In light of a movement pushing employers to “ban the box” regarding prior criminal history questions on job applications, the U.S. Senate launched a similar effort to ban similar questions for college admissions.
On Sept. 13 Sens. Brian Schatz, Dick Durbin and Cory Booker introduced the Beyond the Box for Higher Education Act, which would encourage colleges to remove criminal history questions from their admissions applications and give more students a chance at higher education.
Based on three national survey, conducted from 2009-2014, 55 percent of public institutions require undergraduate applicants to answer criminal history questions in the admissions process, but UT does not.
“Undergraduate students apply for admission (to UT) … through either the ApplyTexas application … or the Coalition for College application,” said Miguel Wasielewski, executive director of admissions, in an emailed statement. “Both
applications are used by other institutions and do not include questions related to criminal history.”
While employers typically limit their questions to felony convictions rather than arrests, colleges commonly ask about all convictions, including misdemeanors and juvenile arrests.
Criminal history information may also affect financial aid. In 1998, Congress added a new question on the Free Application for Federal Student Aid to prevent applicants with prior drug-related convictions from receiving federal financial aid. The scope of this FAFSA question was reduced in 2007 to only include offenses that occurred while a student was receiving federal student aid.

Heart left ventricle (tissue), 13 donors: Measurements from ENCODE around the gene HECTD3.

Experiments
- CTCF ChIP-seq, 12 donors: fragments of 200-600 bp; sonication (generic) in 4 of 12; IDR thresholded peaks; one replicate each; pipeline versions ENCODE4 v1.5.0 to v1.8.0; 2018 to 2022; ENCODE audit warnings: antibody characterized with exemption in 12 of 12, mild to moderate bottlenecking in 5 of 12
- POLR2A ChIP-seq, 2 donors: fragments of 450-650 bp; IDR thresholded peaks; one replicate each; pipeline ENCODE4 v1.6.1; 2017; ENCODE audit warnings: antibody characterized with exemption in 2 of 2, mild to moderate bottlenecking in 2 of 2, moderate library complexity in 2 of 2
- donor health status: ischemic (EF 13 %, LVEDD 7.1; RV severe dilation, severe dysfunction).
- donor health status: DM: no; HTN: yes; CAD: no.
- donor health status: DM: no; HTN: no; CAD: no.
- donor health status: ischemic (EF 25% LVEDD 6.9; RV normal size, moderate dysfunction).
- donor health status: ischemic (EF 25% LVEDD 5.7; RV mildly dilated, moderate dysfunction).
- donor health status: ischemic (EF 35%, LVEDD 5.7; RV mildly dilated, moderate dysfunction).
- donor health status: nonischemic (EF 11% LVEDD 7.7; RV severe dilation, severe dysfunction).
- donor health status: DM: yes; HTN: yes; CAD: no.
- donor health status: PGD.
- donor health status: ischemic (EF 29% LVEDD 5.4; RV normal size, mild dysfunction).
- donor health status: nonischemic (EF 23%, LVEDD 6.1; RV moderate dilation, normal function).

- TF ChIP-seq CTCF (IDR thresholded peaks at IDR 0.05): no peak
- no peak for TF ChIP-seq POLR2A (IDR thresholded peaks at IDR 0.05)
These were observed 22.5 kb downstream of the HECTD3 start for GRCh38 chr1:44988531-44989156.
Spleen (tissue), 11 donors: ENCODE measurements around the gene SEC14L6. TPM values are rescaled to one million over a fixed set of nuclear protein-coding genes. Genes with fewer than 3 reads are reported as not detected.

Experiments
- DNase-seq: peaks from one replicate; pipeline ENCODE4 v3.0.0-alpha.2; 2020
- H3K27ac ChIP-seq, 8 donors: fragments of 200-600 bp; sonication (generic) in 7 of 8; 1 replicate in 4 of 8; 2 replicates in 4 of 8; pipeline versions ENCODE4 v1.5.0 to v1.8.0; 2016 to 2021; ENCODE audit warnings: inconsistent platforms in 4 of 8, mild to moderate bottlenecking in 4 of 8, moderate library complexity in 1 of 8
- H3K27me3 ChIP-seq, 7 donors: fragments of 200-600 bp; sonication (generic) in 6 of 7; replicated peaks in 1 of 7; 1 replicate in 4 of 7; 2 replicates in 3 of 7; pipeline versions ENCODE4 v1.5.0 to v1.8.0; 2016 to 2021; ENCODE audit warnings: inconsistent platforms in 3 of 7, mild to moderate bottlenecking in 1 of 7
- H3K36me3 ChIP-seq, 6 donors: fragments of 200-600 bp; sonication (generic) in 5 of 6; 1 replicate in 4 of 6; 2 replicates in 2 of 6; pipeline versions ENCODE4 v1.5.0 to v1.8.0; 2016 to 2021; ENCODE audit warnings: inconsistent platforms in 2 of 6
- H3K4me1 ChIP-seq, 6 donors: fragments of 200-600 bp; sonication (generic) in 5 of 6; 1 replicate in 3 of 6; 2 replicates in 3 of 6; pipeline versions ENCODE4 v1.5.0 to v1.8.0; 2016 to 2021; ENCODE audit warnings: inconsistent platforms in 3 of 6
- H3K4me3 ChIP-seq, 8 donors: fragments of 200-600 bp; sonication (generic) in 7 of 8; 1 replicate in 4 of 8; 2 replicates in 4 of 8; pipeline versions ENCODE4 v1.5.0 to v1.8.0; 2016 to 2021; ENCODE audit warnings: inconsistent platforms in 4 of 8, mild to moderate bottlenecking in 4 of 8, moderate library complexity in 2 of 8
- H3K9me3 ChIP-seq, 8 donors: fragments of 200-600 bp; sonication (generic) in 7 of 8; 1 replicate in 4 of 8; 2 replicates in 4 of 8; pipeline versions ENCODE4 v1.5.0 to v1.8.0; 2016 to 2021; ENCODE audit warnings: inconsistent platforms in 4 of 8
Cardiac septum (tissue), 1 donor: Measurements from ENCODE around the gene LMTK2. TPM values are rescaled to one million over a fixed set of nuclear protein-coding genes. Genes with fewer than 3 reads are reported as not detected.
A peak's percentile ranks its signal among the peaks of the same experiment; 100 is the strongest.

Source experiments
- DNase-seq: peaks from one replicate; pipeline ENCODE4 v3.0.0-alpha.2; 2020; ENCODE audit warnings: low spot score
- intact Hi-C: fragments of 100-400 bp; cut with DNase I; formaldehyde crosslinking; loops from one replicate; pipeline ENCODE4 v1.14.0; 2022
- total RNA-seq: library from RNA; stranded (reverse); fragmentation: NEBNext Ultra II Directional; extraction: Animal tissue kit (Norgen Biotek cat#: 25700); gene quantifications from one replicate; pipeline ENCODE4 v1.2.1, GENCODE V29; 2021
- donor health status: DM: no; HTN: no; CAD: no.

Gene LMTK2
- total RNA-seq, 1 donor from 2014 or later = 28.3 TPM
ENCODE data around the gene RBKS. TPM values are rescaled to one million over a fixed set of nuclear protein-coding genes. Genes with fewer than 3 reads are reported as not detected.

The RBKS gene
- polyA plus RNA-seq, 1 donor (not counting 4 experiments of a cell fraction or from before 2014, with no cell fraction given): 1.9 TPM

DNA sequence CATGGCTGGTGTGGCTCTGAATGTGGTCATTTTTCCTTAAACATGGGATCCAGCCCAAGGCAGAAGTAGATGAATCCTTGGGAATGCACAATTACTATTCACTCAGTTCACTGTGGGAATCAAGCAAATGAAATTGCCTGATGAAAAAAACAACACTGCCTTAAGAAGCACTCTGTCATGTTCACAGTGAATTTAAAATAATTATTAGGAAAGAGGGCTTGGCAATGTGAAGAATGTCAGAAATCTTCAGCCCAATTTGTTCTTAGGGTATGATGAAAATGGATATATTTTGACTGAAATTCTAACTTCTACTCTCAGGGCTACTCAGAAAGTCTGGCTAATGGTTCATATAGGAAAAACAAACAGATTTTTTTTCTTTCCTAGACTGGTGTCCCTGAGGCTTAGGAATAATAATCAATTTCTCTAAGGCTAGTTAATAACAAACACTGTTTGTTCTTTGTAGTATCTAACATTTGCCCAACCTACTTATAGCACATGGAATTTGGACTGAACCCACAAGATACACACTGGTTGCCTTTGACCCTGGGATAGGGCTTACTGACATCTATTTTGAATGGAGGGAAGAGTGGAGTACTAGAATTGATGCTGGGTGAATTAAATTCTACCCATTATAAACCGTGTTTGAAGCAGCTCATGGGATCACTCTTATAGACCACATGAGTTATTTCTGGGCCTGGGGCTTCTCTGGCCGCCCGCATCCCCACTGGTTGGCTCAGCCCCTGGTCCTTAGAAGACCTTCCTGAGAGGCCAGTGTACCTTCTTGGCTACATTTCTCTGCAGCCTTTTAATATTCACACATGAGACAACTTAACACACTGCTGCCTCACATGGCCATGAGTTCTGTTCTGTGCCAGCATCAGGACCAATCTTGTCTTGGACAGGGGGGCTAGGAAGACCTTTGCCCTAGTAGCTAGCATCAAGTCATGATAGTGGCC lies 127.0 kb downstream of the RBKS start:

Ian Sims, co-president of Students for Sensible Drug Policy at UT, said deeming someone a criminal has little to do with their morality and more to do with their race, class and zip code.
“UT is not an equitable institution. Only 15 percent of students come from the bottom 40 percent,” said Sims, an international relations and global studies junior, in an email. “If UT required students to answer background check questions, students with non-violent offenses, such as simple drug offenses, would not be viewed holistically and would be barred from receiving an education at this institution, which would be foul.”
Last month Common Application, used by more than 488 universities, decided to remove criminal history questions from their form starting August 2019. ApplyTexas, the centralized admissions portal for all public institutions of higher education in Texas, has never collected criminal background information or high school disciplinary records since its inception in 1997.
Although UT doesn’t conduct background checks on student applicants, it began conducting background checks for potential employees in 2011. Generally, anyone who has served prison time for or been convicted of a certain type of felony within seven years of their application is not allowed to work at the University.
Lynn Pasquerella, president of the American Association of Colleges and Universities, released a statement in May urging member institutions to review their practices related to criminal justice involvement.
“Many institutions collect information about criminal justice involvement as part of the college application process, and some data suggest that applicants with convictions on their records are considerably less likely to finish their college applications, perhaps due to fear that stigma will derail their dreams,” Pasquerella said in the statement. “Yet the evidence does not indicate that campuses are safer as a result of criminal history screening.”